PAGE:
I first attended the Bayani Challenge with students and alumni from Ateneo de Manila then eventually with GK USA’s own team and the experiences I had in those builds were nothing short of memorable. The sort of teamwork seen and is something that still resonates. I always remember folks ranging from little kids to Marines jumping in to create a human chain in bringing cement to a totally different team’s house. And let's not forget the other international teams we've worked with. I'd have friendly jabs with our Pilipino-Australian friends from Team Southern Cross a couple times while in our most recent BC we had back-up from our Pil-Can buddies! Admittedly though there are trying times as well as I’ve had my fair share which is then further exacerbated by the tropical climes that would have both tempers and temperatures rise as the days go by.
The hardest was in 2010, when I was with the Ateneo team in Palawan. I had lost my brother just a few months before and was still admittedly a grieving mess. I was in no position to emotionally be there yet I committed to it, and with much difficulty. However, the patience and kindheartedness of my teammates stood out despite my constant outbursts. I believe I held the group back, but they didn’t make it seem that way. Instead, they took time to help me out. Looking back, the same kindheartedness I received while on the ground on that specific BC is a constant reminder how much more compassion I can share as an individual, that I can do more in helping comfort others beyond just an “I’m sorry,” and a reminder of how simple things, ranging from a simple greeting to taking time to touch base, can help make or break someone’s day.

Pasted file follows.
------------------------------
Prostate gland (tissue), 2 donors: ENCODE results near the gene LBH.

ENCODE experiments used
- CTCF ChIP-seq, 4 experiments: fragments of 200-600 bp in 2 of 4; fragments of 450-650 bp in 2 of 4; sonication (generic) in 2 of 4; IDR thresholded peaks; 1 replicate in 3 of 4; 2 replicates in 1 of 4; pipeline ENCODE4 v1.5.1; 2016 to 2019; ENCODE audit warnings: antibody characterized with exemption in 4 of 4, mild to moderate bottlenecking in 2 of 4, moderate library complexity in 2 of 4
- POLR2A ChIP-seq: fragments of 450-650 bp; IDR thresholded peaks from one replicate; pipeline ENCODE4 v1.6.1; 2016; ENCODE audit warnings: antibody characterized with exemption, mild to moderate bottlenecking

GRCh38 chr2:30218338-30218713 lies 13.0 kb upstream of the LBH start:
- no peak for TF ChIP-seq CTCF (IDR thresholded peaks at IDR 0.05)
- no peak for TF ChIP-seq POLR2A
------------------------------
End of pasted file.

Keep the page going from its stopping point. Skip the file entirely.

But what's most touching is meeting the people that benefit from all this. A few days after attending Bayani Challenge 2011 at Bantayan Island (which ended up being in the crosshairs of Haiayan's path a couple years later), I joined Team GK USA in visiting the Hope Village at Bagong Silang, Caloocan City. Bagong Silang is home to the largest slum in the Philippines, and happens to be the location of the first ever home built by what was to eventually evolve into GK. There, we met a gentleman by the name of Raffy Saberonio who was the president of the homeowner association, and the tour guide of the Hope Village and the slum butting alongside it. On one side we saw the makeshift homes, while on the other side the bright colored GK homes; truly the epitome of night and day. He himself has been waiting 14 years for a permanent home, after being relocated by the government. I can't forget the tears he shared, but how thankful he was to have us visit a place that progress seemed to forget--until GK came in. As what teammate Frederick Aguinaldo commented after the visit:
"It is one thing to hear the background of Bagong Silang, it is a totally different experience when actually visiting ground zero."
And as I see GK utilize their resources once again in disaster response via Operation Walang Iwanan (no one left behind), I'm reminded of the legacy they've made in the past decade and the people that made it possible. The tens of thousands of volunteers worldwide, the generous donors, the celebrities that put their reputation behind this cause, all united under one goal: bringing millions out of poverty. Unfortunately there will always be challenges to reaching that milestone, with the most recent reminder being Typhoon Haiyan. Yet GK's efforts seem to be the embodiment of the Japanese adage "fall down seven times, stand up eight." We see it through the actions of their immediate response via Operation Walang Iwanan, and long term by the planning going on towards providing housing for those displaced.
Indeed my experience with watching GK grow this past decade has been exciting and has me looking forward to what's to come in the next ten years with hopefully more fellow Fil-Ams joining us in events such as the Bayani Challenge, Bayani Tour, and many other programs!
If you want to become more involved in GK's efforts, check out the GK USA website for more info!
Photo credit: Gawad Kalinga